|08-05-2004 01:34 PM|
|08-05-2004 01:16 PM|
Marine expedition finds new species
STOCKHOLM, Sweden - Norwegian scientists who explored the deep waters of the Atlantic Ocean said Thursday their findings — including what appear to be new species of fish and squid — could be used to protect marine ecosystems worldwide.
Researchers on the MAR-ECO expedition, which spent two months mapping the undersea ecosystem around the Mid-Atlantic Ridge, the world's largest mountain range, said they found an unexpected diversity of marine life near the sea bottom.
"Overall, we've been struck by the diversity of life," said Odd Aksel Bergstad, the expedition's leader and a senior scientist at the Institute of Marine Research in Norway.
The sea bottom had never before been studied in such detail, and the findings of the expedition significantly have significantly advanced deep-sea biology, he said. "The mid-ocean ridges are found in all oceans, but they've been more or less neglected for lack of appropriate technology."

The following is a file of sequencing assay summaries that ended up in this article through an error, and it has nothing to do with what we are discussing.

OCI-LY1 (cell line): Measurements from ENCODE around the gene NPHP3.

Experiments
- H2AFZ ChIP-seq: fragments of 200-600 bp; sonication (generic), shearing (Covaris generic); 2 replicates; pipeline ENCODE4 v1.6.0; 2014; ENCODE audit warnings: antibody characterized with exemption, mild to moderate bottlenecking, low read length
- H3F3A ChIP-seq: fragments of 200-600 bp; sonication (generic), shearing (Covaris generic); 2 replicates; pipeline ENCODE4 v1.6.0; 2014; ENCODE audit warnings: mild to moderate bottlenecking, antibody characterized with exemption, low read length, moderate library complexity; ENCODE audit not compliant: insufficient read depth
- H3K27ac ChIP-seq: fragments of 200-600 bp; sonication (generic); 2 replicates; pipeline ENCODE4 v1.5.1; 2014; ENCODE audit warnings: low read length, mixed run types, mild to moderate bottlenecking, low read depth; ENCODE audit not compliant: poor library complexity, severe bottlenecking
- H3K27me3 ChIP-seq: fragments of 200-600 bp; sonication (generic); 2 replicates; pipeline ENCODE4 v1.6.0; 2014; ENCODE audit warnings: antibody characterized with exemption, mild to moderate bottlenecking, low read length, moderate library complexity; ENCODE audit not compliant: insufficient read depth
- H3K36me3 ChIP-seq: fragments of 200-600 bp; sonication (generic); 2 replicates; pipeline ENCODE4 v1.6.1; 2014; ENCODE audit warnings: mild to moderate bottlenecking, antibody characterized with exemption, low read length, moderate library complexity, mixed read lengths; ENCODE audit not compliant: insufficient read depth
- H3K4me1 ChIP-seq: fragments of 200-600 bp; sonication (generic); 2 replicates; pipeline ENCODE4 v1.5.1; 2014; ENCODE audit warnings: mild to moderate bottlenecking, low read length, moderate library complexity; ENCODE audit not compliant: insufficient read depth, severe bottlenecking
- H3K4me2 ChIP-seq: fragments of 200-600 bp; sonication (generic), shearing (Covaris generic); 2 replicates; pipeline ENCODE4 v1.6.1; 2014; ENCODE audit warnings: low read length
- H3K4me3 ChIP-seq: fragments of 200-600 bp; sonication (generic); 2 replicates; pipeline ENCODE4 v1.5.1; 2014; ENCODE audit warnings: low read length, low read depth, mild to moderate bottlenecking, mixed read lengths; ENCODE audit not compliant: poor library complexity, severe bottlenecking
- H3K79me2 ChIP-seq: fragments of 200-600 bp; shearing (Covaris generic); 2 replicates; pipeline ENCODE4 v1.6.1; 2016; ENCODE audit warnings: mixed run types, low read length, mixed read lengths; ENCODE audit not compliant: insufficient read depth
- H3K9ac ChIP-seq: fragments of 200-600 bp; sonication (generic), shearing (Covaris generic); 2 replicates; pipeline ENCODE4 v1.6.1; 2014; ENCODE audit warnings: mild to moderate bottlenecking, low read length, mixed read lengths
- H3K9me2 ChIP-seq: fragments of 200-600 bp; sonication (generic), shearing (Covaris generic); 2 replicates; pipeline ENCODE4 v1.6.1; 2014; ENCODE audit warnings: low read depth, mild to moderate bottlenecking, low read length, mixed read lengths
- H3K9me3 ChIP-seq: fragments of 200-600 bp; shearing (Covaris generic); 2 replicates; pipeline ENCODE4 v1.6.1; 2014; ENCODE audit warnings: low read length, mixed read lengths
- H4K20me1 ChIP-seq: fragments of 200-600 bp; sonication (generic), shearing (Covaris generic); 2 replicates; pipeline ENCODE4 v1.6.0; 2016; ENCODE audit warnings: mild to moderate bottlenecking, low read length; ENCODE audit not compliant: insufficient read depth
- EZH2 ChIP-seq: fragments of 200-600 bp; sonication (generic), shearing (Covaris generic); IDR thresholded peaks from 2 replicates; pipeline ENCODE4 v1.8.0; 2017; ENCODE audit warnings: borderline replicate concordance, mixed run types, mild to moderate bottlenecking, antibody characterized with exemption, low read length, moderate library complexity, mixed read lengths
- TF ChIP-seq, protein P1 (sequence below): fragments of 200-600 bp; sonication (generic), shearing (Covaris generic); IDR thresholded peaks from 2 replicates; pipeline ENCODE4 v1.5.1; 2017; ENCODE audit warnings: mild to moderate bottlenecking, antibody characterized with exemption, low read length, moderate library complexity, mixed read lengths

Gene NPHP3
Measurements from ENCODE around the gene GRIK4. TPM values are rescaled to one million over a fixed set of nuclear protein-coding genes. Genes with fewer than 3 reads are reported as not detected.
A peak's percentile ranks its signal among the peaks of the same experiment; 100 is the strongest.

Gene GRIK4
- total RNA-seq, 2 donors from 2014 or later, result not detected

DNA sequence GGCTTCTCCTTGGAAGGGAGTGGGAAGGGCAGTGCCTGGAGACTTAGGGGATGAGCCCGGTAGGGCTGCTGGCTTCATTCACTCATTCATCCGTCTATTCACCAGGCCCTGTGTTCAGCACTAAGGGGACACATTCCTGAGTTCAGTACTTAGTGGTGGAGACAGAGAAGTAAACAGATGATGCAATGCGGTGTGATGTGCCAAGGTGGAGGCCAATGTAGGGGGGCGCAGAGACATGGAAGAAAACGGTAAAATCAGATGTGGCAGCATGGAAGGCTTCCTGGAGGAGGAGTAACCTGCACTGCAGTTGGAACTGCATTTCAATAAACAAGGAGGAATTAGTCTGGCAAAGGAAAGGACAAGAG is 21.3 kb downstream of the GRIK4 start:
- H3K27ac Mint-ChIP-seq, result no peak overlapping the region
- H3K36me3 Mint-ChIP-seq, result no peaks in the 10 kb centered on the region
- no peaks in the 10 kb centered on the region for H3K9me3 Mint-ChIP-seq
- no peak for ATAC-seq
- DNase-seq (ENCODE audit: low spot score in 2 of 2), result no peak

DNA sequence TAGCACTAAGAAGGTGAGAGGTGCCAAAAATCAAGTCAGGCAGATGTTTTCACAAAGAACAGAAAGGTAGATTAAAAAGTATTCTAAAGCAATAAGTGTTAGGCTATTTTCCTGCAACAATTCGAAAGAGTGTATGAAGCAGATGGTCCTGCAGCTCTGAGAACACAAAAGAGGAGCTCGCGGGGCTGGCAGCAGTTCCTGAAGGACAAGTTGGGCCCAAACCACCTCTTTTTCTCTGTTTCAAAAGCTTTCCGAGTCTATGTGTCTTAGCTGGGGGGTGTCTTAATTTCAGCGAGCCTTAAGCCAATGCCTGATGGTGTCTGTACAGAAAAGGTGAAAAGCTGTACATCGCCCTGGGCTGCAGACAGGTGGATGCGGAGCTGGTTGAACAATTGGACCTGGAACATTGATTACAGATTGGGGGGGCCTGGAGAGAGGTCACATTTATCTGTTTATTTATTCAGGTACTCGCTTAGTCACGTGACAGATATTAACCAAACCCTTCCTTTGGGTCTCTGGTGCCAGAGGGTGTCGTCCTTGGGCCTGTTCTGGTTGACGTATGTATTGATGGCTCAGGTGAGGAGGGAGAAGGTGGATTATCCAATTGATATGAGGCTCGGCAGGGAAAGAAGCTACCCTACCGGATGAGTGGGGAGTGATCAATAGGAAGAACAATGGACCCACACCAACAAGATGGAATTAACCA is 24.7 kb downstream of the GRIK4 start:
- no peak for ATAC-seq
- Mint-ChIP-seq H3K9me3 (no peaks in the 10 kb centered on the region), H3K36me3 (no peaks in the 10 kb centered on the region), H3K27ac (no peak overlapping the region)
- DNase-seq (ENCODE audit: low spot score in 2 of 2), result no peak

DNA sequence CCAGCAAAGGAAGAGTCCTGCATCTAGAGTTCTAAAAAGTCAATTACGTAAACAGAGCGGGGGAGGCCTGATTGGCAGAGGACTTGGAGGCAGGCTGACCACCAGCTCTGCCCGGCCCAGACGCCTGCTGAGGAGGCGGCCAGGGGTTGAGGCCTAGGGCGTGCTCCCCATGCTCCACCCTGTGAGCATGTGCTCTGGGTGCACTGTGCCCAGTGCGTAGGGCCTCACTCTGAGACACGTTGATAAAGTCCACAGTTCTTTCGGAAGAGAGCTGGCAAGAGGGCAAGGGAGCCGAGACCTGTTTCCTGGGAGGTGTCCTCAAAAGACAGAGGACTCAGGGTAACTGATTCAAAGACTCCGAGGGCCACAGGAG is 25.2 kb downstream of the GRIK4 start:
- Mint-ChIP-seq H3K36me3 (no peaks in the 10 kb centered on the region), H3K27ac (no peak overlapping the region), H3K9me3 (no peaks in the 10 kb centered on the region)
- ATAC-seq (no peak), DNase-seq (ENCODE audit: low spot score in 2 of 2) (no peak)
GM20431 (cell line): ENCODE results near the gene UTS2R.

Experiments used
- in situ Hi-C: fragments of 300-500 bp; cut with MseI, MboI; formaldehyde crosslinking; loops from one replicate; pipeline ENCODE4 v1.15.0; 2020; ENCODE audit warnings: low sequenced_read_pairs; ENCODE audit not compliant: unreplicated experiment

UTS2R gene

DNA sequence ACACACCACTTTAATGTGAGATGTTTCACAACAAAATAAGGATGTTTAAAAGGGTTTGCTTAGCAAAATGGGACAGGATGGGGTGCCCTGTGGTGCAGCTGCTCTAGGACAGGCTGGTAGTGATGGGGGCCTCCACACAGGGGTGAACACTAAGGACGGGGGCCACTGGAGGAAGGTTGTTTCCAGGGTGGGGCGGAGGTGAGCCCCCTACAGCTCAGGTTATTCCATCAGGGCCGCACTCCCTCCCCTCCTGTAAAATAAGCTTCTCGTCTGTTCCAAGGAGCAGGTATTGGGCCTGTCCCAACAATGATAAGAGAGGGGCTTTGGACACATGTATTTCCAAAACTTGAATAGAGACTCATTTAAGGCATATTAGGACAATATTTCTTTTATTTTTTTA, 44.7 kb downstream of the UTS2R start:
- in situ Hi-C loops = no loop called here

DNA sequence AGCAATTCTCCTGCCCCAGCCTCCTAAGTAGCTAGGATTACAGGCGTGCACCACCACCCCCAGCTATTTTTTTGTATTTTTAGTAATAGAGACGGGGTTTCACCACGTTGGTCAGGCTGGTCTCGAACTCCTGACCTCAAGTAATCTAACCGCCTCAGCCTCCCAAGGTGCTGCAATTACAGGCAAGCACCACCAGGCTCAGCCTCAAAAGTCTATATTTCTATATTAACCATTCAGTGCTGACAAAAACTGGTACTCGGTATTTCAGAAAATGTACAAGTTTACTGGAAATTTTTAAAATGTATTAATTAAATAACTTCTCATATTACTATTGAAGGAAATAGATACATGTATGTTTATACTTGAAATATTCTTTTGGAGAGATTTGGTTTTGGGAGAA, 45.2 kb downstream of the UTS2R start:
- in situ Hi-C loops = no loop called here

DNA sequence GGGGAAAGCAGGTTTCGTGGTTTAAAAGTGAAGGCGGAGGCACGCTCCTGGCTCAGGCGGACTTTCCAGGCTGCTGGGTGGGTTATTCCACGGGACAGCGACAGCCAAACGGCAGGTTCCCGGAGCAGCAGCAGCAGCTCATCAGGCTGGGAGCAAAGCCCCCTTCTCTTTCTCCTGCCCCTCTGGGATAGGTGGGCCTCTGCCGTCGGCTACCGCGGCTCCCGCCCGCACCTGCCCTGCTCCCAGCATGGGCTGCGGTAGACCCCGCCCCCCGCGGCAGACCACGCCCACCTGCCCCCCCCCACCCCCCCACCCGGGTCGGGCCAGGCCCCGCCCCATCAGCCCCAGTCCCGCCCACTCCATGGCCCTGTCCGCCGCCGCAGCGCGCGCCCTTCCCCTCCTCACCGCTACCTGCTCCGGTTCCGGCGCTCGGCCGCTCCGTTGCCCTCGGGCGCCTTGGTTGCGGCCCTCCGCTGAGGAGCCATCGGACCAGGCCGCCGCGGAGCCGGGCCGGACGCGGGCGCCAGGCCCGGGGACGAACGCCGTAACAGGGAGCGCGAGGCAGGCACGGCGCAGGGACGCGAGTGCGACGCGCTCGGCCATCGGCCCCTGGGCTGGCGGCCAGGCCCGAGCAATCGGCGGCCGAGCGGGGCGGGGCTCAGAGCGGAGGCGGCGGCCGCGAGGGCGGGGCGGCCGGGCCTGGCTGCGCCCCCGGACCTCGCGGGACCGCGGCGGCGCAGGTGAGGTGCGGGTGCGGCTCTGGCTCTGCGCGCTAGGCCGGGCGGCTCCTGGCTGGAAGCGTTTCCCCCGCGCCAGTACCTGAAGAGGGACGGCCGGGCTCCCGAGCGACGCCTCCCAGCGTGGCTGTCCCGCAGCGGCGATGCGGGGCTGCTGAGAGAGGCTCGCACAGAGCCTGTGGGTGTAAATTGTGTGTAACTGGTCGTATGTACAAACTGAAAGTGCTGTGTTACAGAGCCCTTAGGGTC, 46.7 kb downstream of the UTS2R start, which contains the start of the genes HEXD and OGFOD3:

The Norwegian-led MAR-ECO — using highly advanced echo-sounders, robotic deep-sea vehicles and trawl nets — brought back more than 350 species of fish and squid.
At least five, including a deep-sea angler fish and two unusual squids, seem to be new species, Bergstad told The Associated Press in a telephone interview from Bergen, Norway, where the research ship G.O. Sars docked after its voyage.
Many other species had never before been found near the ridge, which stretches more than 3,728 miles between Iceland and the Azores, off Africa's west coast.
The cruise also brought back an unknown number of planktonic species, many of which were probably new to science as well, said Olav Rune Godoe, an IMR researcher who participated in the expedition.
While finding new species is exciting, the researchers said, the main purpose of the expedition was to give scientists a better understanding of the most remote and unexplored environment on the planet.
"The deep waters are the last to be affected by humans," Godoe said. "Studying an environment that is entirely unspoiled by man has the potential of elevating our (understanding) of all ecosystems."
The MAR-ECO expedition is a pilot project of the 10-year, $1 billion Census of Marine Life project, an international research endeavor that aims to map out the deep sea ecosystems, and explain how they change over time.
More than 300 scientists from 53 countries are involved in the census project.